Google Chrome could exceed 50% market share by end of 2012 (study)

There’s no denying that Google Chrome continues to be the darling of the web browser market. And as we predicted in July last year, Chrome overtook Firefox around November 2011.

So now the question is, when will Google also wrestle down Internet Explorer, and become the undisputed king of the browser world? In December 2011, Chrome 15 became the most popular browser in the world, beating Internet Explorer 8, but if you combine all IE versions, Microsoft still holds the number 1 spot.

Equipped with the latest web browser statistics from StatCounter, we set out to see when Chrome is likely to achieve more than 50% market share.

Chrome is still growing, IE is still shrinking

The web browser market, spanning January 2011 to January 2012, looked like this:

The clear trend during 2011 was that IE was shedding users, as was Firefox. Chrome was gaining users, as was Safari. But with the very small market shares for Safari and Opera, the changes for those browsers aren’t really visible in the chart.

Chrome already passed Firefox in November last year, just as our prediction from July 2011 said it would.

When will Chrome topple IE?

Then there are two interesting questions we face:

  1. When will Chrome overtake IE to be the number 1 used web browser worldwide? Our prediction made in July 2011 was that it would happen in June 2012.
  2. When will Chrome rise above 50% usage worldwide?

To answer these questions we look a year into the future, to January 2013, and predict how each of the browsers will fare. We based this prediction on the average monthly change in market share each browser had during January 2011 to January 2012, which was:

  • +5.08% – Chrome
  • +2.27% – Safari
  • -0.13% – Opera
  • -1.69% – IE
  • -1.75% – Firefox

As you can see, this means IE, Firefox, and Opera will keep slipping, and Chrome and Safari will keep increasing. As with any similar prediction, there is a big element of uncertainty here, especially given how fast moving the web browser market is. Also, we don’t take into consideration whether the usage for each month equals 100%, because the change is calculated for each browser separately.

When we add our prediction to the actual numbers up until this point, we get this chart:

If our prediction comes true, Chrome will by May 2012 be neck and neck with IE, and by June, it will have taken the lead. Note that this would be right on track with our prediction from last year.

Even more interesting, by the end of the year, Chrome will be approaching the 50% mark and by early next year, it will have passed it. It’s very likely that, at some point, the increase for Chrome will level off, but we think this will not affect it reaching over 50% market share. At worst (for Google), a leveling off in the popularity will only delay what is all but inevitable at this point.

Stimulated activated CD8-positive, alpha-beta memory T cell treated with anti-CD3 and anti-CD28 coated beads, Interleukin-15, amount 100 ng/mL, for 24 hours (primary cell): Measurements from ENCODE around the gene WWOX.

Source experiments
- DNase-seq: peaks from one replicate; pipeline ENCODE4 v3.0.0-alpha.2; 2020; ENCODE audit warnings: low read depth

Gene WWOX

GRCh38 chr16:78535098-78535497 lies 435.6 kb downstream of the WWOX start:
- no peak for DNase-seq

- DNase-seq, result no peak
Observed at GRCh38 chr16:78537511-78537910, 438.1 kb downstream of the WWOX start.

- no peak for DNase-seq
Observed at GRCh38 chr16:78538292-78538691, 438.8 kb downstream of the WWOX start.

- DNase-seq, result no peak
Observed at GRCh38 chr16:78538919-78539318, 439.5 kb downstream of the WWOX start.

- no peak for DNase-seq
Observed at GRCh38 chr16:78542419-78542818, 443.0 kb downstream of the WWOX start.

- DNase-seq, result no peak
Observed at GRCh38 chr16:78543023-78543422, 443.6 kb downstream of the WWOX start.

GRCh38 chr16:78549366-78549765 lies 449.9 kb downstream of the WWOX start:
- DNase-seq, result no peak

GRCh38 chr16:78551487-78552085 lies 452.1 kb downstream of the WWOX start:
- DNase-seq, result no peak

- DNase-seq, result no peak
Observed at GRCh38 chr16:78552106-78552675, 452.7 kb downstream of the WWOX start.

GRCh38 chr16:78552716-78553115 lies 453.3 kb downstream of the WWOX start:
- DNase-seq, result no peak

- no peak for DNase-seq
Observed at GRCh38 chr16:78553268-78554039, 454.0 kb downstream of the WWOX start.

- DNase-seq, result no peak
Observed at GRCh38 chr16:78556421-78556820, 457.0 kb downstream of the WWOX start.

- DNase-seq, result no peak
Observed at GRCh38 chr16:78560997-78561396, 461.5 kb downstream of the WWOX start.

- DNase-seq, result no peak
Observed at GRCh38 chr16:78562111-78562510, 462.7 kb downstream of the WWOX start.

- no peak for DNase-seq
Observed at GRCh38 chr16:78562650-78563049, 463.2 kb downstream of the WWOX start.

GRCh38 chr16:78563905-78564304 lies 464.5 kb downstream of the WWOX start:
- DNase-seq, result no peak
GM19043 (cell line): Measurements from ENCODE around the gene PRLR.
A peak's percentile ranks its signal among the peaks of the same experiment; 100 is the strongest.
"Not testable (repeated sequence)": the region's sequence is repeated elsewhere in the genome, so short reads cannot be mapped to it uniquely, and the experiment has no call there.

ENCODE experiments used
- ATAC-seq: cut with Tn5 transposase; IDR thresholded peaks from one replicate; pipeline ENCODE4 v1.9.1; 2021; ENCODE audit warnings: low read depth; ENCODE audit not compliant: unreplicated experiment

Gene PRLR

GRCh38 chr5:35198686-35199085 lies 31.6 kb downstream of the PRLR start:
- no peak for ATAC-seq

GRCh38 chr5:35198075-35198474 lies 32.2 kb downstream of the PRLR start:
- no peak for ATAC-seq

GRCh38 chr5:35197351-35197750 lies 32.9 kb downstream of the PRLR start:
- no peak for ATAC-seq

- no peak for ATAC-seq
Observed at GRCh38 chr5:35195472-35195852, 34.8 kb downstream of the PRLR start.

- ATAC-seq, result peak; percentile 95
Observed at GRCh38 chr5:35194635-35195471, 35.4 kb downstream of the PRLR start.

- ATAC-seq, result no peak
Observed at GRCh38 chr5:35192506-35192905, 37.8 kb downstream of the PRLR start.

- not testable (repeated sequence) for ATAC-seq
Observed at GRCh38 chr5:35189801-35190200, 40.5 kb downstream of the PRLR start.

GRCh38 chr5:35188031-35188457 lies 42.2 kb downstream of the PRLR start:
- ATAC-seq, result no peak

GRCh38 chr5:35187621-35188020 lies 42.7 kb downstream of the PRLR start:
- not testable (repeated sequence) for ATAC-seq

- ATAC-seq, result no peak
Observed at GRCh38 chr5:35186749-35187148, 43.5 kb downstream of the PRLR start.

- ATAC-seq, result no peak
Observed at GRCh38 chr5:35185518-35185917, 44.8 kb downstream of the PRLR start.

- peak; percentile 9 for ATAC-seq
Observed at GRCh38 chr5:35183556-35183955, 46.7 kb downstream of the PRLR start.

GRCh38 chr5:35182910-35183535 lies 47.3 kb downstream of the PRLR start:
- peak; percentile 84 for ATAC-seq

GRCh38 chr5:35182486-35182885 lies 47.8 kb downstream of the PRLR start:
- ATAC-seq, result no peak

The web browser war continues

Any which way you turn this, it’s clear that Google Chrome is on a roll and that it’s set to overtake IE after just having conquered Firefox. When it will happen is just a matter of time, and we look forward to seeing how the web browser war will develop. Obviously the progression for the browsers we have predicted cannot continue forever, as it’s consistent each month. There will be events happening and new products introduced – both hardware and software – that will affect the usage.

But nonetheless, we’re of course chuffed that our prediction from last year about when Chrome would pass Firefox turned out to be correct. Now we’ll just have to wait and see how our predictions about Chrome’s total dominance, reaching 50%, will turn out.


  1. I don’t think your prediction is very accurate. You seem to be assuming an exponential growth — but while Chrome *did* have a more or less exponential growth at one point, it has “only” seen almost linear growth (of pretty much exactly 1% per month) for more than a year now. So even if it keeps on like this, the 50% point will be much further away: somewhere around November 2013.

    (For the much nearer #1 point, the difference shouldn’t show significantly yet — your prediction is probably off only by about a month in this case.)

    Having said that, it doesn’t really sound likely that the growth will continue untempered like this till the 50% point. While it’s perfectly possible for this point to be reached ultimately, it seems more probable to be several years away still.

    Either way, Chrome is clearly winning big time — and I feel quite ambivalent about this. On one hand, it means a further boost for modern browsers with good support of recent web standards, and patent-unencumbered video codecs in particular. On the other hand, Chrome as shipped by Google is not free software (although most of the code base is); so in a way it’s a return of proprietary browsers — while just a few years ago it seemed inevitable that the free Firefox will become dominant soon (and in fact already did in many regions) 🙁

  2. Firefox sucks. They gotta fix their memory leaks first. I’ve tried several hundred times to keep using Firefox. But, looks like it’s getting over now. I consider to switch to Chrome. SeaMonkey far better than Firefox.

  3. @modraideja Actually, Firefox does not use more resources than Chrome. There were some problems with older versions, but in the latest versions it is pretty much solved.

    I’ll admit it, I’m a Firefox user. I don’t think I could even use Chrome. The Google company behind it is always on the verge of becoming what they say they won’t be: evil.

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